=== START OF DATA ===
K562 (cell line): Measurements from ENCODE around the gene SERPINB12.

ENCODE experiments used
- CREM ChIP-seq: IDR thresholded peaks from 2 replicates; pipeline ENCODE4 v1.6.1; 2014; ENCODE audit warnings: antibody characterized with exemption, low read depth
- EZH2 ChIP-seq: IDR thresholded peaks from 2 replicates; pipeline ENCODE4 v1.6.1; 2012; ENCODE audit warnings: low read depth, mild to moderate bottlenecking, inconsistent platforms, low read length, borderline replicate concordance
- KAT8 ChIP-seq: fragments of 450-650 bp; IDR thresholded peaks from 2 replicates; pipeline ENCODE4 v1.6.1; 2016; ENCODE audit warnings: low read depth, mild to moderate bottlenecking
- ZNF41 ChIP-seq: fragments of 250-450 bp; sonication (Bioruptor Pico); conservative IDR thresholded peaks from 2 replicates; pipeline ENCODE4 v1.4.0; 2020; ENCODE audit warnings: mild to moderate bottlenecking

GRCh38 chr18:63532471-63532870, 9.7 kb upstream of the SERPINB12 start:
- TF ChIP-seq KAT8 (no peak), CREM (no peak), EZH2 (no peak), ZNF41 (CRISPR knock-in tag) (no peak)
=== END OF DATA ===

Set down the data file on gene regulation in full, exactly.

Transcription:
K562 (cell line): Measurements from ENCODE around the gene SERPINB12.

ENCODE experiments used
- CREM ChIP-seq: IDR thresholded peaks from 2 replicates; pipeline ENCODE4 v1.6.1; 2014; ENCODE audit warnings: antibody characterized with exemption, low read depth
- EZH2 ChIP-seq: IDR thresholded peaks from 2 replicates; pipeline ENCODE4 v1.6.1; 2012; ENCODE audit warnings: low read depth, mild to moderate bottlenecking, inconsistent platforms, low read length, borderline replicate concordance
- KAT8 ChIP-seq: fragments of 450-650 bp; IDR thresholded peaks from 2 replicates; pipeline ENCODE4 v1.6.1; 2016; ENCODE audit warnings: low read depth, mild to moderate bottlenecking
- ZNF41 ChIP-seq: fragments of 250-450 bp; sonication (Bioruptor Pico); conservative IDR thresholded peaks from 2 replicates; pipeline ENCODE4 v1.4.0; 2020; ENCODE audit warnings: mild to moderate bottlenecking

GRCh38 chr18:63532471-63532870, 9.7 kb upstream of the SERPINB12 start:
- TF ChIP-seq KAT8 (no peak), CREM (no peak), EZH2 (no peak), ZNF41 (CRISPR knock-in tag) (no peak)